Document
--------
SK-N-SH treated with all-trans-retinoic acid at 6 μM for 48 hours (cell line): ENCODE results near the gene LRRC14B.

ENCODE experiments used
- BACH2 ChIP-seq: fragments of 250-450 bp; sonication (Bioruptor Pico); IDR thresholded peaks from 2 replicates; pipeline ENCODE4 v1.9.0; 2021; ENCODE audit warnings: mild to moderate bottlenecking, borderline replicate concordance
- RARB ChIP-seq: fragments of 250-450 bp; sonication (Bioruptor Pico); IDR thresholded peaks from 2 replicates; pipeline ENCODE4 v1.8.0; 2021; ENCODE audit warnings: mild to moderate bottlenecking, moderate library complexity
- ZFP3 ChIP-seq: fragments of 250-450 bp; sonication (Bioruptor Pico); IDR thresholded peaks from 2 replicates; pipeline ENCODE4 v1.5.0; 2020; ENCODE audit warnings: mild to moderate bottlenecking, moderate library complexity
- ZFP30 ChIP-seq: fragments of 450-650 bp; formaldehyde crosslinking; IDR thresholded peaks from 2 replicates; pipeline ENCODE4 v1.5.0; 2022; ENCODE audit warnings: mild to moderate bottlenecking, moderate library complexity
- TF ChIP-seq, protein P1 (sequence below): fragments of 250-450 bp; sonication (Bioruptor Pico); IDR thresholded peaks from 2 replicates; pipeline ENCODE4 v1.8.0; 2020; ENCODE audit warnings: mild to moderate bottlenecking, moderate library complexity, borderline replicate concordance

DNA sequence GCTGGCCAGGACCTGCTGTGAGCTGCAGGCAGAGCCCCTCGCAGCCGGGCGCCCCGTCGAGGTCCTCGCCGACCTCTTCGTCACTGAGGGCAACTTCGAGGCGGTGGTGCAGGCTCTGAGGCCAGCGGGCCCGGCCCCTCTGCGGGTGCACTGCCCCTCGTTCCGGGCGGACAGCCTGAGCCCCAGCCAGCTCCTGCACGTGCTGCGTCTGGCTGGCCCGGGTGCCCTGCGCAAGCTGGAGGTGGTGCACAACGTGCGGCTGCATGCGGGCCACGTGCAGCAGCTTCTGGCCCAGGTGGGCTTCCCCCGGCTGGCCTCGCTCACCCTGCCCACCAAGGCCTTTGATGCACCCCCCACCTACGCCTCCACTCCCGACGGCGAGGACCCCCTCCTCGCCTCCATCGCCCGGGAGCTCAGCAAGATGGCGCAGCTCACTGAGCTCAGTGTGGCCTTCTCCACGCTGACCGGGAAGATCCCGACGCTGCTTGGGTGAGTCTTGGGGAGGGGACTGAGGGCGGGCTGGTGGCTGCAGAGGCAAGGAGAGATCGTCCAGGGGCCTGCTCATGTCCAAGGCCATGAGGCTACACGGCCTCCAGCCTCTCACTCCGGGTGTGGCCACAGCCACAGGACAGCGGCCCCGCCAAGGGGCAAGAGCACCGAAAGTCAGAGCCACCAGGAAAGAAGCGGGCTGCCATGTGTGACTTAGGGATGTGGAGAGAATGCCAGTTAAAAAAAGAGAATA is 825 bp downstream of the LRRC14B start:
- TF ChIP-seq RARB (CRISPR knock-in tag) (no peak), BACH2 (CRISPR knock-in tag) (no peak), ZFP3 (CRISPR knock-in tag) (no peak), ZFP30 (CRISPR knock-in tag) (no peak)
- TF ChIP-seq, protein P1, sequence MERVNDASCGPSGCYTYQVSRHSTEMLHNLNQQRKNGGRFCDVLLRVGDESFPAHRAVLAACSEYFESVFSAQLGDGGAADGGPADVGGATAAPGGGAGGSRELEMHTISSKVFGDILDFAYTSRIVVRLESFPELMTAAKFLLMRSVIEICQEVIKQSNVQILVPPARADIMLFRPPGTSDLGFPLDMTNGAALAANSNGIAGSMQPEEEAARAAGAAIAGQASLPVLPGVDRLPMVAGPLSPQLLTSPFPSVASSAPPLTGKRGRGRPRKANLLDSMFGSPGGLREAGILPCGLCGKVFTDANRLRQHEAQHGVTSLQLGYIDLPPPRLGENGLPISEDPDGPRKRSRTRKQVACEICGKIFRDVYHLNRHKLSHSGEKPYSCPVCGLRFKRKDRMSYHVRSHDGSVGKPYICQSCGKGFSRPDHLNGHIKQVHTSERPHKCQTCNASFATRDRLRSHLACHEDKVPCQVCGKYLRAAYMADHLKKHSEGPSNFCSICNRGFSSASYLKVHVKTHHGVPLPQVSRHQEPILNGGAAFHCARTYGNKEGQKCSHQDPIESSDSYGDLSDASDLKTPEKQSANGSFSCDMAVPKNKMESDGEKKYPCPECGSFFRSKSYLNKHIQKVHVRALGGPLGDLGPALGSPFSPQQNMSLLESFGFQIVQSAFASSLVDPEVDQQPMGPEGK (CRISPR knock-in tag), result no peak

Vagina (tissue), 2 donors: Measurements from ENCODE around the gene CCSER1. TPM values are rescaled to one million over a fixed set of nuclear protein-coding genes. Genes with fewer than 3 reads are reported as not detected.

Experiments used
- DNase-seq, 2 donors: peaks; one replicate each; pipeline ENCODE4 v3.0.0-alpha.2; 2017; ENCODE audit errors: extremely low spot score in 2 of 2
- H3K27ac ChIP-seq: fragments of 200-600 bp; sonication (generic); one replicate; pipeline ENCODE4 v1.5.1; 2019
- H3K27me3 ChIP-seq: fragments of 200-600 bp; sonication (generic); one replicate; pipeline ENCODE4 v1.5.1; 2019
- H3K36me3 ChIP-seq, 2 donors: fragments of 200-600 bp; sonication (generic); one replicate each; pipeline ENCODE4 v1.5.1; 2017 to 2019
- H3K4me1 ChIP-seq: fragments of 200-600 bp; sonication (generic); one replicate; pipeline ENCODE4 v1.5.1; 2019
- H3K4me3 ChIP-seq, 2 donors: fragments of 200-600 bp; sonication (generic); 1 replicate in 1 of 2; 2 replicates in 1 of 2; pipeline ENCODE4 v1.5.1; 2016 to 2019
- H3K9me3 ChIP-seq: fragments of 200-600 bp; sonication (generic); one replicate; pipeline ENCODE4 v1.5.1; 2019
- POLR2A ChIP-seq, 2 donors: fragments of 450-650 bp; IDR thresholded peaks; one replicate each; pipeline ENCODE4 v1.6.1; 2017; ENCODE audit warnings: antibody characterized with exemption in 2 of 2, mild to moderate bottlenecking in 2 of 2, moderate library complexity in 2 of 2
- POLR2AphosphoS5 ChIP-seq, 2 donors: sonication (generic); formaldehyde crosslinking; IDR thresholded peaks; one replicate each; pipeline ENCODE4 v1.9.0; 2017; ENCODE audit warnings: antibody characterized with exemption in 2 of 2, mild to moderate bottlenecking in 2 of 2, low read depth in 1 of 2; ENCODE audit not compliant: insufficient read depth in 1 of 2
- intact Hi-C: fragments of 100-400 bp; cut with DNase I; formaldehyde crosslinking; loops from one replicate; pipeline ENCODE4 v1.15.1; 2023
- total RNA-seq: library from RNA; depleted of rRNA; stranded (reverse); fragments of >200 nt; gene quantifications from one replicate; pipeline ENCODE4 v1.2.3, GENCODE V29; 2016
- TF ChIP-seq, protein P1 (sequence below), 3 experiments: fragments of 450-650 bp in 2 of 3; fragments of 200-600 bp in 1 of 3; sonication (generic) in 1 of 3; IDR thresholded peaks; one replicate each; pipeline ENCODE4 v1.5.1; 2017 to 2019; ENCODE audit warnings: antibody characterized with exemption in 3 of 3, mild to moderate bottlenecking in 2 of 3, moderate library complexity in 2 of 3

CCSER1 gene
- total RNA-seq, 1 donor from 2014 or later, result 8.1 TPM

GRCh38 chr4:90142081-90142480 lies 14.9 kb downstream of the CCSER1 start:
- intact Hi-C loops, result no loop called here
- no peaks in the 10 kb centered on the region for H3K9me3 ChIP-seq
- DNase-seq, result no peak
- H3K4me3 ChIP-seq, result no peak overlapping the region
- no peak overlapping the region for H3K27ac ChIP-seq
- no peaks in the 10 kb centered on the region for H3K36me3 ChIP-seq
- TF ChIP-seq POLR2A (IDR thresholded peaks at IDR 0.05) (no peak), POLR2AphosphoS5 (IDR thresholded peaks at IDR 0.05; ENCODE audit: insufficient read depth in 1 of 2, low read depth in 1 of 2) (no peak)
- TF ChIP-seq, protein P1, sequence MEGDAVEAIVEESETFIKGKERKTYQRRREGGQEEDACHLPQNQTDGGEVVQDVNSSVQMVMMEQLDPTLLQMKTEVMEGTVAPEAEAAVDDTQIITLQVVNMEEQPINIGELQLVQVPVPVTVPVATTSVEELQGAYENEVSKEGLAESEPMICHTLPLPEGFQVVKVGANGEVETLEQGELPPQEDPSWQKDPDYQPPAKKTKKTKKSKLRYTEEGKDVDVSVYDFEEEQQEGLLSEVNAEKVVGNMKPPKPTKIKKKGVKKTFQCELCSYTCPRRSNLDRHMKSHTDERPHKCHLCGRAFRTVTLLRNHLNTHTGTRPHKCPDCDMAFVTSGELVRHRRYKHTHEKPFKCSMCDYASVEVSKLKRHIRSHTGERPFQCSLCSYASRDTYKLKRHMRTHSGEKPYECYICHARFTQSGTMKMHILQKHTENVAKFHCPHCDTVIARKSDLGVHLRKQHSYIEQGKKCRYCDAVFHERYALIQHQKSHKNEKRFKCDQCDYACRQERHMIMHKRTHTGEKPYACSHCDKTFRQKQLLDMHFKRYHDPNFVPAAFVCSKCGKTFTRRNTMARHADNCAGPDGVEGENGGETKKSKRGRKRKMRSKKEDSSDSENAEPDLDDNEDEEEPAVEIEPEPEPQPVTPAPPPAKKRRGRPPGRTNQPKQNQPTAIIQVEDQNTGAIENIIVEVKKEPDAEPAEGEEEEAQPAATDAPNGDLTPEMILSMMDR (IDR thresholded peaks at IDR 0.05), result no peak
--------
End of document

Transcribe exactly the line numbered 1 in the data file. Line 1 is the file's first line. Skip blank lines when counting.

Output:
SK-N-SH treated with all-trans-retinoic acid at 6 μM for 48 hours (cell line): ENCODE results near the gene LRRC14B.